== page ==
South Sudan – Working towards peace in Africa’s newest country

“History, despite its wrenching pain, cannot be unlived, but if faced with courage, need not be lived again.”

Maya Angelou

The Origins of War

Africa is not one country. In fact, it is extremely diverse, and consists of 54 different countries. In July 2011, it saw birth to a new nation, South Sudan.

At just a few months after its fifth year as an independent nation, South Sudan is now a land plagued by modern-day genocide: genocide is the deliberate killing of a large group of people, especially those of a particular group or nation.

The violence is deeply rooted in the differences between feuding ethnic groups, and the unequal distribution of power and wealth in the country. Although fighting has always been present amongst the different factions, violence erupted into a civil war in December 2013, after Dinka President Salva Kiir accused Nuer Vice President Riek Machar, of attempting a coup d’ etat.

The map below shows the current divisions between the various tribes.

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Neighborly Duties

Uganda, which is south of South Sudan, is separated from South Sudan with a mere, 10 foot rickety wooden bridge. It is through this bridge that many civilians are escaping daily massacres.

According to BBC, Uganda is now home to over a million refugees. Other neighboring countries, Sudan and Kenya, have also seen influx of refugees.

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A History of Violence

The current atrocities to humanity are very reminiscent of the war tactics of the southern Sudan People’s Liberation Army (SPLA).

During storm season of 2010, the SPLA set out to disarm the tribe of Shilluk and to stop their rebellion. They burned large numbers of Shilluk villages, raped, tortured, and murdered hundreds of Shilluk civillians. Of the tens of thousands who survived, most were forced to escape to the forests, often injured, and without anything more than what they had on their bodies.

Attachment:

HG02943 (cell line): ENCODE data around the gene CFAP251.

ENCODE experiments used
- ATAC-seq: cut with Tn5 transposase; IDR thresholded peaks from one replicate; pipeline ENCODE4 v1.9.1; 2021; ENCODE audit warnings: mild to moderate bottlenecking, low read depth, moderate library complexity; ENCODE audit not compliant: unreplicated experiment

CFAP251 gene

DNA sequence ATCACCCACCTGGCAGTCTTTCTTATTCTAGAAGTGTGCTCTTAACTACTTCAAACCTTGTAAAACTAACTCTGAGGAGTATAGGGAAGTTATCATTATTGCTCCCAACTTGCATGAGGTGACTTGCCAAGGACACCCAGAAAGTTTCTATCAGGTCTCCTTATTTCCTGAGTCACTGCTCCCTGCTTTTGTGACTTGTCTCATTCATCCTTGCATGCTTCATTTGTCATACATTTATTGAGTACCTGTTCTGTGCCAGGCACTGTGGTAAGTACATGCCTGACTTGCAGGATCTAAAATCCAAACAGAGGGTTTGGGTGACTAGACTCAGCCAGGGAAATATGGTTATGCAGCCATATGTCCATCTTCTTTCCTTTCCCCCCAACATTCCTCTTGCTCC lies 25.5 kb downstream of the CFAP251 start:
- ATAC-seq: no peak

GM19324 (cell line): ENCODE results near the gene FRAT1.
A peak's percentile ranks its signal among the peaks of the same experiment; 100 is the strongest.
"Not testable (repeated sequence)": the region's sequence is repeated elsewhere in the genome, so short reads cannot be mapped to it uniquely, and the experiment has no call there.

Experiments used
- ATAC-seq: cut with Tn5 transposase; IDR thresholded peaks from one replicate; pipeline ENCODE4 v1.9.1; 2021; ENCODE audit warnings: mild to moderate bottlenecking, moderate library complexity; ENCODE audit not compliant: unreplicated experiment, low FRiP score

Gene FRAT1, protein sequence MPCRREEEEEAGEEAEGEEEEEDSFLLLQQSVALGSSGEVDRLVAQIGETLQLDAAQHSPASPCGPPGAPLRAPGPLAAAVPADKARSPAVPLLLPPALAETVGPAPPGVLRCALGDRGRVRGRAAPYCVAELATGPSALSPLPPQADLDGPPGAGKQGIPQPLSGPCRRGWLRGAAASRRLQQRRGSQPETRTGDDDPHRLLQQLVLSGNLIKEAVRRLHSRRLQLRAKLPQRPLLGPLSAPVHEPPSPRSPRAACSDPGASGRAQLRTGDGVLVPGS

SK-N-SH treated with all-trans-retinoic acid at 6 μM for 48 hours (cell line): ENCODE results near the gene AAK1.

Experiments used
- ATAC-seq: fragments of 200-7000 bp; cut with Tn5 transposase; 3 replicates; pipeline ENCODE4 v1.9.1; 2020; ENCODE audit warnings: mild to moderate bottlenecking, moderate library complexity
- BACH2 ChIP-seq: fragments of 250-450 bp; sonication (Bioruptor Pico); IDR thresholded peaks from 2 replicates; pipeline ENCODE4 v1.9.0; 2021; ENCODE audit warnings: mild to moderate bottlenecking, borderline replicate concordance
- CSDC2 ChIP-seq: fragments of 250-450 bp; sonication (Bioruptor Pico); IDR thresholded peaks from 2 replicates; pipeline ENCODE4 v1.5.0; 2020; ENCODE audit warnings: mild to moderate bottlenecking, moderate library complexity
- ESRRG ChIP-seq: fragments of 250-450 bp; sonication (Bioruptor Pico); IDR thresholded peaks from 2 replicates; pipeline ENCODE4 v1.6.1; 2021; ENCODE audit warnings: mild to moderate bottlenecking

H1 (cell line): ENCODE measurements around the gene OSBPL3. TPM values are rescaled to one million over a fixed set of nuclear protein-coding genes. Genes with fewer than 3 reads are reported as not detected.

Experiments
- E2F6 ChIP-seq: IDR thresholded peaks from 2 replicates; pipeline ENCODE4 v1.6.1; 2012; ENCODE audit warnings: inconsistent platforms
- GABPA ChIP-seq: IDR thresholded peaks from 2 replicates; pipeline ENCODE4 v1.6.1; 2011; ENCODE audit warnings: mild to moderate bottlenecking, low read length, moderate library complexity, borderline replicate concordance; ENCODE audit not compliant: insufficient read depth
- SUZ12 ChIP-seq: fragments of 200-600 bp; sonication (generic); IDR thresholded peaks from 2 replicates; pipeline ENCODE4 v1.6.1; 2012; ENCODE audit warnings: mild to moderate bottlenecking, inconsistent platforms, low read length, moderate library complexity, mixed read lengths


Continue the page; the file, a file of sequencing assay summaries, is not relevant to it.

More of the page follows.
In an interview prior to South Sudan’s independence Shilluk author Peter Adwok Nyaba said, brimming with hope, that if southern Sudan gained independence, the creation of a real democracy was the only hope to rid the country of tribalism and the violence that came with it.

“Tribalism is a very serious problem, but it doesn’t happen because one tribe doesn’t like another. It happens because political and military elites use tribes, rallying and inciting their ethnic communities against each other to build a power base… We have to develop a national political agenda that is inclusive or all,” he said optimistically, “and the solution cannot be driven by the SPLM alone. They will have to share power. If they don’t there will be a big disaster. We have to develop a political class that is not just linked to ethnic and tribal concerns. We have to undertake development and distribute resources fairly so no region feels discriminated against and no tribe feels deprived.”

                                                Peter Adwok Nyaba

In 2010, former United States Director of National Intelligence Dennis Blair had warned U.S. Congress, “Looking ahead over the next five years, a number of countries in Africa and Asia are at significant risk for a new outbreak of mass killing… Among these countries, a new mass killing or genocide is most likely to occur in Southern Sudan.”

South Sudan partly owes its independence to America. During President George W. Bush’s presidency in 2000, Sudan was at the top of America’s foreign policy agenda. Jeffrey Gettleman of New York Times wrote, “American government pushed the southern rebels and the central government — both war weary and locked in a military stalemate — to sign a comprehensive peace agreement that guaranteed the southerners the right to secede.”

Why did America not do more to help the new nation ensure that democracy was stable in the new nation? It is true that there are proponents of the “my house, my rules” concept, in which countries should not meddle in one another’s businesses, but when human rights are being violated through rape, torture, and unending violence and terror, do we not have the responsibility to step in, rather than to be mere bystanders? It seems to be, that it should be America’s responsibility to help mobilize aide efforts, especially because it had pushed so hard to help the secession move forward.

A Better Future 

The divides we forge amongst ourselves have time, and time again, resulted in warring factions due to unequal distribution of power and wealth amongst the groups.

As residents in this global playground, we should work together to forge the unity and equality that our brothers and sisters of South Sudan can now only dream of, rather than further deepening the scars formed by ethnic, and racial, divides.

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